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Dee Ann Turner Shares Recipe for a Remarkable Culture

When Hurricane Harvey raged through Houston in 2017, Mr. and Mrs. Spencer, an older couple, were trapped in their house as the water rose. Mr. Spencer called 911 and the local police, but no one was available to rescue them. His next call was to the place where he ate breakfast every morning, a Chick-fil-A restaurant. The restaurant was closed, but the manager was there preparing food for first responders. He recognized the name of the caller and answered so he could let the couple know that they were closed. Mr. Spencer said, “I need two breakfast burritos with extra eggs and a boat.” Restaurant staff jumped into action and rescued the couple using jet skis and a boat.

chick1-in-text.jpg“Chick-fil-A is more than just great food and service,” explained Dee Ann Turner, former vice president for corporate talent at Chick-fil-A , to students attending the Davidson Memorial Business in Society Symposium in Knott Auditorium on November 5. “It’s a culture that creates emotional connections and builds trust.”

Associate Professor of Economics John Larrivee, Ph.D., who directs the Mount’s BB&T Center for the Study of the Moral Foundations of Capitalism which sponsors the Davidson Symposium, invited Turner to campus because Chick-fil-A believes that people matter, which aligns with the Center’s mission to analyze how, why and when people matter.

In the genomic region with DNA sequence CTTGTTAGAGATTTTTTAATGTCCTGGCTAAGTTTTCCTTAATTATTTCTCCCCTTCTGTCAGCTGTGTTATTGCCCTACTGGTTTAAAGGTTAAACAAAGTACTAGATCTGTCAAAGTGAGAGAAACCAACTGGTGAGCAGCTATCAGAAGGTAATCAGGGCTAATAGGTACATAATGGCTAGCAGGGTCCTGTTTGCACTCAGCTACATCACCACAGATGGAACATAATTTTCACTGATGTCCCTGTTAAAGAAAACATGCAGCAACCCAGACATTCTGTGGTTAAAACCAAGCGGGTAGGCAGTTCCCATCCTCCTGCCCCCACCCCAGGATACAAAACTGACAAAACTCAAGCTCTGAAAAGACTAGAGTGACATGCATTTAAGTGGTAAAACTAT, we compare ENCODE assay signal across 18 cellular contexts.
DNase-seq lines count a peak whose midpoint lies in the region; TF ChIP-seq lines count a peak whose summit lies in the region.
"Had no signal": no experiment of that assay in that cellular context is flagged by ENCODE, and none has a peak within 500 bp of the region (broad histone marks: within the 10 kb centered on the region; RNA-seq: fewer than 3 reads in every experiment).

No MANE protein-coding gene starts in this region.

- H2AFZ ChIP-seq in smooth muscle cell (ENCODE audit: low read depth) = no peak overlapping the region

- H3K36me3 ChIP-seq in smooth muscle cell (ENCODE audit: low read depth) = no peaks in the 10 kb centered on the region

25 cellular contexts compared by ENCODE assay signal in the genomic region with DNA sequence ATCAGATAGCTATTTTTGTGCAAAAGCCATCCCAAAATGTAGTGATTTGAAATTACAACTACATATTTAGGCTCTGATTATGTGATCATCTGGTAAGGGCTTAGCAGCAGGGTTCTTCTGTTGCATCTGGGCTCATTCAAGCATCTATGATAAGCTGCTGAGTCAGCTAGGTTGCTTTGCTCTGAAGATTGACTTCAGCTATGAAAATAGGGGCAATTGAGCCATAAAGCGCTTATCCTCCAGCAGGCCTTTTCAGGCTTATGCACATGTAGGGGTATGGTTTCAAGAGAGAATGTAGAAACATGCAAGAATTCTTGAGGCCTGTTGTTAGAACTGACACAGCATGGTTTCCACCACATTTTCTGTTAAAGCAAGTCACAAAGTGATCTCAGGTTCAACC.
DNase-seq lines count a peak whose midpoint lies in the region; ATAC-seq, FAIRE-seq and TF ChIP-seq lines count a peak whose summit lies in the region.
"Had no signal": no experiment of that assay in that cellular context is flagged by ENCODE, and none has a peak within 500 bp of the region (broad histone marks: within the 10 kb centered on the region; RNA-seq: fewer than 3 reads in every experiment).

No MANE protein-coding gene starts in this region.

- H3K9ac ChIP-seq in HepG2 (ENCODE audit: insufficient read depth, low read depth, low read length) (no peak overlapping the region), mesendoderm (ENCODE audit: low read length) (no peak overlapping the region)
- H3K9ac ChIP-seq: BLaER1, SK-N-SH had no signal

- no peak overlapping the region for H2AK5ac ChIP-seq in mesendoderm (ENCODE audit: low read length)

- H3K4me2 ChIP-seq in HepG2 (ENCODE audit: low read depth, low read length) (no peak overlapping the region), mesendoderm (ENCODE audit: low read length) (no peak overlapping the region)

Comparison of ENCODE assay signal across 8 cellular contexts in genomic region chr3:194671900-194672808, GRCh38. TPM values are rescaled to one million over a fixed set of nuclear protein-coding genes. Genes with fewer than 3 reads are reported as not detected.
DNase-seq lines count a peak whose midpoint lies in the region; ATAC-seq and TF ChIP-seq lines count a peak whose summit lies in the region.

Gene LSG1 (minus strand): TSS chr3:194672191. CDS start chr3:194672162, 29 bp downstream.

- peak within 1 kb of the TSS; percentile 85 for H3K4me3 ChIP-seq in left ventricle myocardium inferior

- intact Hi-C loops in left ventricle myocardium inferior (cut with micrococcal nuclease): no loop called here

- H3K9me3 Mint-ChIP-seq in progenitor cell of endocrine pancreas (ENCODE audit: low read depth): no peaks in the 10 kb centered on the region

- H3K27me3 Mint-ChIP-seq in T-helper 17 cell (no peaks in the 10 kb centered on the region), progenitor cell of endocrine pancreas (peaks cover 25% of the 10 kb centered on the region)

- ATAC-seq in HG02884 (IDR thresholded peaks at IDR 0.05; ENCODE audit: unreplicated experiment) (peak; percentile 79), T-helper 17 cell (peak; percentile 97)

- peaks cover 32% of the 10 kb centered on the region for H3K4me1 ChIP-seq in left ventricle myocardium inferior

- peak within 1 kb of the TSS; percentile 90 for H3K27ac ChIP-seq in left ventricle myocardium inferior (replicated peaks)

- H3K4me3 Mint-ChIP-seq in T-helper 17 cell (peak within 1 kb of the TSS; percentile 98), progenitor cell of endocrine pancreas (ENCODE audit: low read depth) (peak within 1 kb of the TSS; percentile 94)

“Our job as a Christian university is to be able to link those lessons that people matter to a religious worldview and be the most accurate reflection of human life,” Larrivee said. “Our job to you as students is to convert all that into education and training you can use to fulfill your God-given vocations, to be the best professionals you can be.”

Turner, who has written two books on talent management and corporate culture, attested that big challenges, accepted by talented and committed employees, help elevate an organization. "It's not hard to find good and talented people," said Turner, who shared that the hard part is retention and motivation to best contribute to organizational goals. Turner's first book, titled It's My Pleasure: The Impact of Extraordinary Talent and a Compelling Culture. Her second book, published this fall, is Bet on Talent: How to Create a Remarkable Culture That Wins the Hearts of Customers.

The first ingredient of Turner’s recipe for a remarkable culture is a meaningful purpose. "Knowing your why makes a big difference," Turner said. The second part of the recipe involves communicating a challenging mission, or as Turner described it "a big hairy audacious goal, or BHAG." Accomplishment of a great mission leads to even greater missions and goals, Turner explained. The third, and final ingredient for a remarkable culture, is demonstrated core values, which are a reflection of leadership. For example, Chick-fil-A's core values reflect that the company is happy to serve, purpose driven, better together and looking at what is next, she said.

When a remarkable culture is combined with extraordinary talent, amazing customer experiences like the rescue of the Spencers occur. Chick-fil-A wins the hearts of customers by providing "second-mile service," referring to Matthew 5:41 in which Jesus instructs in the Sermon on the Mount, "If anyone forces you to go one mile, go with them two miles." "Go above and beyond, and second mile becomes second nature," Turner advised. 

 "People decisions are the most important decisions organizations make," she concluded. "Be the kind of leaders who make your organizations remarkable." 

The evening ended with an amazing and tasty experience for students who attended the lecture; they each received free Chick-fil-A sandwiches.